EU suggests the beginning of new trade war over airline subsidy...
Fears of a further trade war between the US and European Union have been raised with moves by the Brussels to levy tariffs on airlines receiving ?unfair? state subsidies.
The EU Transport Commissioner Loyola de Palacio has proposed lumbering state-sponsored airlines, which fly to the EU, with penalties including duties and landing rights restrictions.
The move, to be presented to European Commission on Tuesday, is being seen by some observers as retaliation against the US, which last week imposed duties of up to 30% on steel imported from major producer nations. The US government gave America's airlines $15bn in aid as the carriers struggled to cope with a downturn prompted by the 11th September strikes
European airlines, denied comparable aid, have continued to condemn the move. The Swiss government has also supported the creation of a new flag carrier after the failure of Swissair last year.
But EU officials on Sunday denied the duty proposals were directed against any particular nation or airline. "We have a legal void to fill," a commission spokeswoman said. "We have to make sure there is fair competition in the market."
While the EU has already introduced regulations to counter the advantages of state subsidies in areas including shipping and goods imports, air travel had yet to be tackled, the spokeswoman said.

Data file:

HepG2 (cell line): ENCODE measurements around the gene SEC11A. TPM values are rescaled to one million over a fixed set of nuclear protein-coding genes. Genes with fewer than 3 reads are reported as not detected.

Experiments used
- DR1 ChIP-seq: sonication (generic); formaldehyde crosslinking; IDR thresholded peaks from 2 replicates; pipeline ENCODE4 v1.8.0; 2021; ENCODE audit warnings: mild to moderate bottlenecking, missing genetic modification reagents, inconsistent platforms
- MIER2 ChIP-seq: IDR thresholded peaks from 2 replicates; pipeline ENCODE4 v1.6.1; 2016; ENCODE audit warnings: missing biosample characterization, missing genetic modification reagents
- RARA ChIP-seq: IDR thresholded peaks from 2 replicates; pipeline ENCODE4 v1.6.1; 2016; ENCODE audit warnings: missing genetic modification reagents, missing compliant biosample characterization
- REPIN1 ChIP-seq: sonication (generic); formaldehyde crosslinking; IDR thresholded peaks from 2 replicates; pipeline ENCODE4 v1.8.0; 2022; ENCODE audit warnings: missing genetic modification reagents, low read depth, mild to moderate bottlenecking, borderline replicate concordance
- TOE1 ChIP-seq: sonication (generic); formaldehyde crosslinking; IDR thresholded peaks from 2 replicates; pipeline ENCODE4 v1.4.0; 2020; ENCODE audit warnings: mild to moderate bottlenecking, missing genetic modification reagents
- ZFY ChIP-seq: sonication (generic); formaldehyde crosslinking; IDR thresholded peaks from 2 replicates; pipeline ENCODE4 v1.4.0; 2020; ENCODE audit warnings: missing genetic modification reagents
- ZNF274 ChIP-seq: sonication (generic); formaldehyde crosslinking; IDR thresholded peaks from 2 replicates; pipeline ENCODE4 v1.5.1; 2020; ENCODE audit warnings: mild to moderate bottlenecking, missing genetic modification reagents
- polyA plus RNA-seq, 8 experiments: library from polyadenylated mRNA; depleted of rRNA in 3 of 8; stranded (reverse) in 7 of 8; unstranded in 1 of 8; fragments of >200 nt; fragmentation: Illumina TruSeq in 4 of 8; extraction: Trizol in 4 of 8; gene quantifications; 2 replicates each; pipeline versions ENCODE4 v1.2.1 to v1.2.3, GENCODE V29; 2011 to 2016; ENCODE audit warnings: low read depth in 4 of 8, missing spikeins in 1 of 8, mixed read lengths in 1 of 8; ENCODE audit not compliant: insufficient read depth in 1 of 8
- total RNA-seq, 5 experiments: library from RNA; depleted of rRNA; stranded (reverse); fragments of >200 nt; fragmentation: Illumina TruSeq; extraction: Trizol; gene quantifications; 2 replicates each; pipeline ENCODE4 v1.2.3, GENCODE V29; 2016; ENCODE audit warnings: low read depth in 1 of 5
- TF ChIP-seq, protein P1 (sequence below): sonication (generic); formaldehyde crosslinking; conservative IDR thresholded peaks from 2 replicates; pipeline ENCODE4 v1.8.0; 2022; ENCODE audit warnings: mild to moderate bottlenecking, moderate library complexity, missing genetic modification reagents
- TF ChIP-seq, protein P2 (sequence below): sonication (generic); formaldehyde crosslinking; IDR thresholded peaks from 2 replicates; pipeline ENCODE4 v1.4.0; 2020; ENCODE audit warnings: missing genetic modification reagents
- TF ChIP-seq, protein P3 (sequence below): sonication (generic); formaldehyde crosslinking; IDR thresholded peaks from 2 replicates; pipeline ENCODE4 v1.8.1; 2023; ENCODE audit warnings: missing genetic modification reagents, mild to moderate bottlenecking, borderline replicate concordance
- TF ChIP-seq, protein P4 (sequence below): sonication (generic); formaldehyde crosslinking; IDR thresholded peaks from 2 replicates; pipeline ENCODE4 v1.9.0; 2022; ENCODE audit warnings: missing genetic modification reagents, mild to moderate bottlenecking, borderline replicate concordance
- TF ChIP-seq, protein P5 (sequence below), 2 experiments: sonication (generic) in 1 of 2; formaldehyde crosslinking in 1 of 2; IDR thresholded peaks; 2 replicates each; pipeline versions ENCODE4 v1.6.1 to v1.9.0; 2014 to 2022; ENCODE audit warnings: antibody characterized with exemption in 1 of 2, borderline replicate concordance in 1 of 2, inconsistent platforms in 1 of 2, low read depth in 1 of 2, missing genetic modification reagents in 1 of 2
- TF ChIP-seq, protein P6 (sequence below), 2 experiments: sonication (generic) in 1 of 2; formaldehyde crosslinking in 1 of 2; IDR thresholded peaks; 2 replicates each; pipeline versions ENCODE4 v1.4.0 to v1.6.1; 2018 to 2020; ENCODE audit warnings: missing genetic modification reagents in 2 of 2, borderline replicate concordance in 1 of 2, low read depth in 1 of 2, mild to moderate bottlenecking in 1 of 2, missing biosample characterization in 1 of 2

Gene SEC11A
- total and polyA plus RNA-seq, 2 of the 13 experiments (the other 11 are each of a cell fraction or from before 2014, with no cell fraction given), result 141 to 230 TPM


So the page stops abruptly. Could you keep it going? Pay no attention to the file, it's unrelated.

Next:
Kevin O'Toole of Airline Business Magazine said that there may be implications for US airlines if help given after the 11th September attacks were taken into account but other airlines may also be affected.
"There are carriers elsewhere in the world where there is renationalisations taking place such as Air New Zealand and perhaps some in developing countries where heavy subsidies have been put through," he said.
And even if Ms de Palacio's measures are adopted by the commission, they will take several more months to be cleared by EU nations.
The EU has in recent years increasingly cracked down on state airline aid within member countries, a factor seen as key in the decision by the Belgian government last year to allow the collapse of flag carrier Sabena.